What Patagonia and REI Can Tell Us About Retail Activism
We're entering a new era of retail activism. Just two weeks ago, Keurig, Volvo, and others came under fire for publicly slaying Sean Hannity after his egregious sexual assault comments. Fans of the brands on the right side of the political spectrum encouraged mass protest, some going so far as to post videos of them burning their coffee machines. The left, of course, cheered the public rebuke of Hannity. In a nutshell, the microscope over brands' political leanings has never been closer.
And we can't forget Nordstrom's headline-making decision to slash the Ivanka Trump shoe line from their stores and catalogs – an action that brought on the ire of President Trump.
“My daughter Ivanka has been treated so unfairly by Nordstrom,” he said, setting off debates about the role retailers can and should play in politics.
For the most part, retailers have historically settled into bipartisan, or perhaps nonpartisan territory. But, we live in divisive times – perhaps the most divisive. And brands, so far, have had to make decisions on whether they should pander to the right-wing faction of American consumers, or stick to their core brand values and missions.
The unfortunate reality of 2k17 is this: consumers want to buy from brands that share their personal and political values, and in response, retail has become hyper-politicized.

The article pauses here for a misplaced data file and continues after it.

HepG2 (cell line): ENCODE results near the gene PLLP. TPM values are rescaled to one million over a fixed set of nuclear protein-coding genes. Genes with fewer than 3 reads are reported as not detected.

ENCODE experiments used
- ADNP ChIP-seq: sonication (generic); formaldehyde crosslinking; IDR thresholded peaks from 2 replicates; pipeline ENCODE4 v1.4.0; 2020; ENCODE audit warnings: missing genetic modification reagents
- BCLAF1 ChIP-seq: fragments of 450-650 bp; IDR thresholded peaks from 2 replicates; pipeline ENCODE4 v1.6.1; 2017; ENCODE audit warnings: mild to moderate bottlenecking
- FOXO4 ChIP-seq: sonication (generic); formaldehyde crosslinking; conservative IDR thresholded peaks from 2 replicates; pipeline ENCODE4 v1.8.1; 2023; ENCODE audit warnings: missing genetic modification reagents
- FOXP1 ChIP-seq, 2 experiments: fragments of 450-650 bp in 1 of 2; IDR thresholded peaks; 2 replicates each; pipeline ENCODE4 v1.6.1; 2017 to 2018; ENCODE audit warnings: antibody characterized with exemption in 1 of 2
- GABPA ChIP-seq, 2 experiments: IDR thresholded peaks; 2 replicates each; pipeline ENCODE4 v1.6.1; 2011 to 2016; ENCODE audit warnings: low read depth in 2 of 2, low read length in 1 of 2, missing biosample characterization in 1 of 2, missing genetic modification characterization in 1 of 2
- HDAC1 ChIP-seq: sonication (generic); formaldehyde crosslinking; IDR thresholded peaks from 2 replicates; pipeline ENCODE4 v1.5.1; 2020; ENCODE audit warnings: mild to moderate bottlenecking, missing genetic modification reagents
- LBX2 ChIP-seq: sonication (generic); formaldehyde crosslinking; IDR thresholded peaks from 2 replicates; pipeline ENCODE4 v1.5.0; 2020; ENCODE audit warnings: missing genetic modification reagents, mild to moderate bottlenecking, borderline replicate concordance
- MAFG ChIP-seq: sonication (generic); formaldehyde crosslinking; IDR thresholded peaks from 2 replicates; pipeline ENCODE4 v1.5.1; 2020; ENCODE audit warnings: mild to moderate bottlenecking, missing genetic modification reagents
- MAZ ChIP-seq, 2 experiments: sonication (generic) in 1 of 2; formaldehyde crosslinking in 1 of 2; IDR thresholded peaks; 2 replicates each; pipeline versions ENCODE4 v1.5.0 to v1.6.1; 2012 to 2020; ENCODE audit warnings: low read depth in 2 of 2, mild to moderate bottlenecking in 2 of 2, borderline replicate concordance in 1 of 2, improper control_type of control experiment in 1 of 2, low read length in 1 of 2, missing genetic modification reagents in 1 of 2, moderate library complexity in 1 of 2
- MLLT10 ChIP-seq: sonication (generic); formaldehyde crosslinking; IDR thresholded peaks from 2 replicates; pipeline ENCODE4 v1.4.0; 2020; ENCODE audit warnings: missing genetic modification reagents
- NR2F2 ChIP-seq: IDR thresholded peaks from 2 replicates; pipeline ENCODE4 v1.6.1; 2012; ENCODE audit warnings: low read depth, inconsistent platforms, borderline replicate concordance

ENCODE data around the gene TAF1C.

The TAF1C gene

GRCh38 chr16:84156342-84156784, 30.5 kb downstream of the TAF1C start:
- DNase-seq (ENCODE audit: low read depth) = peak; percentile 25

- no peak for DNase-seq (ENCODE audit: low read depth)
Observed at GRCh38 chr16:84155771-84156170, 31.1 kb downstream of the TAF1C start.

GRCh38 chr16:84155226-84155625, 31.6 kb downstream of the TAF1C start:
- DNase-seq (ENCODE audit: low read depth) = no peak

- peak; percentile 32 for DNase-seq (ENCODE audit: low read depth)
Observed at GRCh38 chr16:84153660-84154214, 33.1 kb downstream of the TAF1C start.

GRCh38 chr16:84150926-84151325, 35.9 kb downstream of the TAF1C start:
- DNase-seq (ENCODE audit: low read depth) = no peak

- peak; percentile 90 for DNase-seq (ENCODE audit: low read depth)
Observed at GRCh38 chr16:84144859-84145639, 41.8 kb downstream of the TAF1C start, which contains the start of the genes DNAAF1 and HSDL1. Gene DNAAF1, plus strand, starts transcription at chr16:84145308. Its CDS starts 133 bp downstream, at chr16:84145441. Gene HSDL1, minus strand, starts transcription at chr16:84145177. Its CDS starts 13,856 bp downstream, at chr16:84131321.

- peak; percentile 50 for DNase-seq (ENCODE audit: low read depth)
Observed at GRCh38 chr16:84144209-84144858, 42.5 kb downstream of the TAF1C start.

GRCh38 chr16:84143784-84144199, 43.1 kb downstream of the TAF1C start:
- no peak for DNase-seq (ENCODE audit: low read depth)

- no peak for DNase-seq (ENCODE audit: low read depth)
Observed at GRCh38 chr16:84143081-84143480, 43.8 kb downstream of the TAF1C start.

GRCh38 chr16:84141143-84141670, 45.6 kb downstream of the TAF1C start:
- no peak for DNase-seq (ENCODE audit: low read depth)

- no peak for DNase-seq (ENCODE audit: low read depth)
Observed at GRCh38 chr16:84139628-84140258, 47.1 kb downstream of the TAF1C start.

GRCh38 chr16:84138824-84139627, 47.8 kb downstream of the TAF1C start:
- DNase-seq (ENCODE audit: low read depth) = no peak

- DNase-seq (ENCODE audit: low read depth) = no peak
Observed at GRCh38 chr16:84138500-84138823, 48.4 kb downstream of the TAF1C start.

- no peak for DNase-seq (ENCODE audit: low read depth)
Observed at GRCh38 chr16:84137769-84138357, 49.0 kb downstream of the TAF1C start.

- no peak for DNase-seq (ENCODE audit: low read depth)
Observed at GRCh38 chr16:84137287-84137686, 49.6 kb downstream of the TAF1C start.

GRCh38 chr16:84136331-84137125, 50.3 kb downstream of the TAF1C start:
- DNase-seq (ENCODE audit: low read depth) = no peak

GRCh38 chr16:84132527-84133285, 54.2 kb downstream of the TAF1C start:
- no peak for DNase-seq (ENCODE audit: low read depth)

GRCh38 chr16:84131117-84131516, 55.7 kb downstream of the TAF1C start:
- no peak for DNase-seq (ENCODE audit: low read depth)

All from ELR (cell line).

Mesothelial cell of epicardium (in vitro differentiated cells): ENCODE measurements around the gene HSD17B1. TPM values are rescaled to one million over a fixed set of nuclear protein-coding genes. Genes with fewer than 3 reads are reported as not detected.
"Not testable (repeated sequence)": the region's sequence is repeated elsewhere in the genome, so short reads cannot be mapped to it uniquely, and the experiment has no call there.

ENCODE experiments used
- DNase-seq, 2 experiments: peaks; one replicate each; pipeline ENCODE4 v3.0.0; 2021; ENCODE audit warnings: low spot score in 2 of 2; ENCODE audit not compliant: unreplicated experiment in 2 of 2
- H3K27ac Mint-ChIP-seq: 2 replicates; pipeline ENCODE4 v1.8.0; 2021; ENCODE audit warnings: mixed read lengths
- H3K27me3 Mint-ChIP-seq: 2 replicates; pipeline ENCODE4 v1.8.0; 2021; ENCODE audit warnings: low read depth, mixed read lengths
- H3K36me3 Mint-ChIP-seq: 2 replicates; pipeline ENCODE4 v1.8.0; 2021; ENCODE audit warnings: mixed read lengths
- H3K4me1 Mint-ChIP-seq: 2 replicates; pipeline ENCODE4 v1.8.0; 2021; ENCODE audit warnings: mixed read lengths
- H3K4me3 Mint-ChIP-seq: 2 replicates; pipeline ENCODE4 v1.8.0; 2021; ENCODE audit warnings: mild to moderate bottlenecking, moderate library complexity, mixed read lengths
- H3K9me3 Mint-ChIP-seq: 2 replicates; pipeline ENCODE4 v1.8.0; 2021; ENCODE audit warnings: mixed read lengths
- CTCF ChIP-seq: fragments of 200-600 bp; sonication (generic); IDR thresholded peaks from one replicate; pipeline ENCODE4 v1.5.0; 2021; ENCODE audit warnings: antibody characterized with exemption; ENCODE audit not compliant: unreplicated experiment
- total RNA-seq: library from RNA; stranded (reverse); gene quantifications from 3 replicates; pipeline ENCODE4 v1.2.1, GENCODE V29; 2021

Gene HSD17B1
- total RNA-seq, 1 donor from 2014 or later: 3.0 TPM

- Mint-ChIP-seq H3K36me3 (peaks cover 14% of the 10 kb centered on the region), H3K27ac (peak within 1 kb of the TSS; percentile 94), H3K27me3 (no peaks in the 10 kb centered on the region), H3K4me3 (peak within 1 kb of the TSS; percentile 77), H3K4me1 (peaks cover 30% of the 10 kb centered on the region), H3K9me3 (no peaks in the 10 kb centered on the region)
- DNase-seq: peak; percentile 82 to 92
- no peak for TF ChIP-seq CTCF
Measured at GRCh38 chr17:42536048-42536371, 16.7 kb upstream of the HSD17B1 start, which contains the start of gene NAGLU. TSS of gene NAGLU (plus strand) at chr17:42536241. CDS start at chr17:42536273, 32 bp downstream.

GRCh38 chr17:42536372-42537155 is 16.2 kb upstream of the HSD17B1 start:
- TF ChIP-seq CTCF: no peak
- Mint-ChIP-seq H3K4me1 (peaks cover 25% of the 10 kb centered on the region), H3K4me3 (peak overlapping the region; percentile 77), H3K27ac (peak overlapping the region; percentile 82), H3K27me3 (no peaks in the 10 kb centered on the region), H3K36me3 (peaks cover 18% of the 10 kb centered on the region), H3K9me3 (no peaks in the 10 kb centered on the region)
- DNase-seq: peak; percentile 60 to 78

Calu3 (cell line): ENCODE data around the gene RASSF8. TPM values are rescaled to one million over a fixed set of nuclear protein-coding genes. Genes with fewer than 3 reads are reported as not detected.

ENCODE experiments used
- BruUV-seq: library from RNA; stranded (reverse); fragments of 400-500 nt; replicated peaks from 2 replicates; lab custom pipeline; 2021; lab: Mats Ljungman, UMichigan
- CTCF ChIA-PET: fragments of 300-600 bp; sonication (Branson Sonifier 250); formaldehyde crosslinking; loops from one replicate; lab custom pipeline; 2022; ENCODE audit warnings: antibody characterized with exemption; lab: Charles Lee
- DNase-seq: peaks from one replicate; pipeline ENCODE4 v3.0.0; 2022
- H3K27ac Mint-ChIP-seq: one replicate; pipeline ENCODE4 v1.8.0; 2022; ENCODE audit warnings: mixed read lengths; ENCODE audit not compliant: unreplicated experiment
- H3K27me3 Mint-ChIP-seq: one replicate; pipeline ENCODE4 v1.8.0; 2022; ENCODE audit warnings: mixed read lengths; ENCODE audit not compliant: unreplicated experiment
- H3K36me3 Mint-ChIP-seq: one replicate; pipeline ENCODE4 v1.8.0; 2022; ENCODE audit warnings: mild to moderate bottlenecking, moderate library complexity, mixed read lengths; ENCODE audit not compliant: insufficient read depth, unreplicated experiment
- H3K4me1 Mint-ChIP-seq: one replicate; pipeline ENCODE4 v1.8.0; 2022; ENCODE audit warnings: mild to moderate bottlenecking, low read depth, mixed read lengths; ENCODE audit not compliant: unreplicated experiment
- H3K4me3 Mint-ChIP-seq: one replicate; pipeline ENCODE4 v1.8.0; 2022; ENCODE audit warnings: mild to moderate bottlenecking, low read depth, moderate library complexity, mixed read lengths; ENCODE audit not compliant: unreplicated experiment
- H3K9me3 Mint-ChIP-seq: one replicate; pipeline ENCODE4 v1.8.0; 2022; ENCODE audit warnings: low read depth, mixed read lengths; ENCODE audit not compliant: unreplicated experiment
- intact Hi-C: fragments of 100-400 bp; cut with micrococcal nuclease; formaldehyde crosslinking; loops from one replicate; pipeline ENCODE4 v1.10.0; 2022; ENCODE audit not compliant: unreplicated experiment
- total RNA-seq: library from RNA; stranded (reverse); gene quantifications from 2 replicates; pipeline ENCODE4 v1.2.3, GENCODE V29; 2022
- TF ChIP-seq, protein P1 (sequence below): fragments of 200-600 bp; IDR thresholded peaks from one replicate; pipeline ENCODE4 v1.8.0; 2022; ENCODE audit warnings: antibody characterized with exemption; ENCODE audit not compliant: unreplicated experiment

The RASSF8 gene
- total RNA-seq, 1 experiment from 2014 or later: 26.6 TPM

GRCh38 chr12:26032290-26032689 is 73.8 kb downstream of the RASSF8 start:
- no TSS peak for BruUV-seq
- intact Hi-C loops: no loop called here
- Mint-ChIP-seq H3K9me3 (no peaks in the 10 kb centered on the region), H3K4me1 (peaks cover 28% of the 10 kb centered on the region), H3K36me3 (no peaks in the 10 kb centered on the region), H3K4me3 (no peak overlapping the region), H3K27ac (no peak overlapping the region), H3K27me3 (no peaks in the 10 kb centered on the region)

“Organizations like #Grabyourwallet list 80 companies to boycott, for offenses ranging from carrying Trump-branded products to advertising on networks like Fox News or specific programs like Hannity,” said Neil Stern, a specialist in strategic planning at McMillanDoolittle.
The most recent comes on the heels of Trump's landmark decision to rollback protections of federal land in Utah. Patagonia, the adventure-sport retail giant, has put forth the strongest response.
“I'm going to sue [Trump],” said Yvon Chouinard, founder and CEO of Patagonia. “It seems the only thing this administration understands is lawsuits.”
Patagonia wasn't the only outdoor retailer to weigh in on the decision. REI released the following corporate statement to their company blog:
“Today, the president announced his plan to dramatically reduce the size of two national monuments in Utah – Bears Ears and Grand Staircase-Escalante. This is the largest rollback of protected lands in American history. The decision also undermines the integrity of the Antiquities Act, which 16 presidents from both parties have used to designate and protect national monuments over the last 111 years.”
Granted, REI's statement is significantly less combative than Patagonia's stance and certainly positions itself as a response to (what should be) a nonpartisan issue. At least, compared to Patagonia's bold proclamation: The President Stole Your Land.
Both situations -- and indeed the previous occurrences where brands have weighed in on political matters – seem to suggest that brands are aware that in a hyper-partisan climate, it can be detrimental to not weigh in on political debates.
The fact is, a lot about the American consumer ethos has changed since the primaries kicked off two years ago. Retailers are still figuring out how to adapt to a changing consumer mindset and their direct involvement with brand values. But, one thing is for sure: retailers no longer have the option of sitting on the sidelines watching political discourse bounce back and forth like a tennis match. In many cases, they'll become players themselves.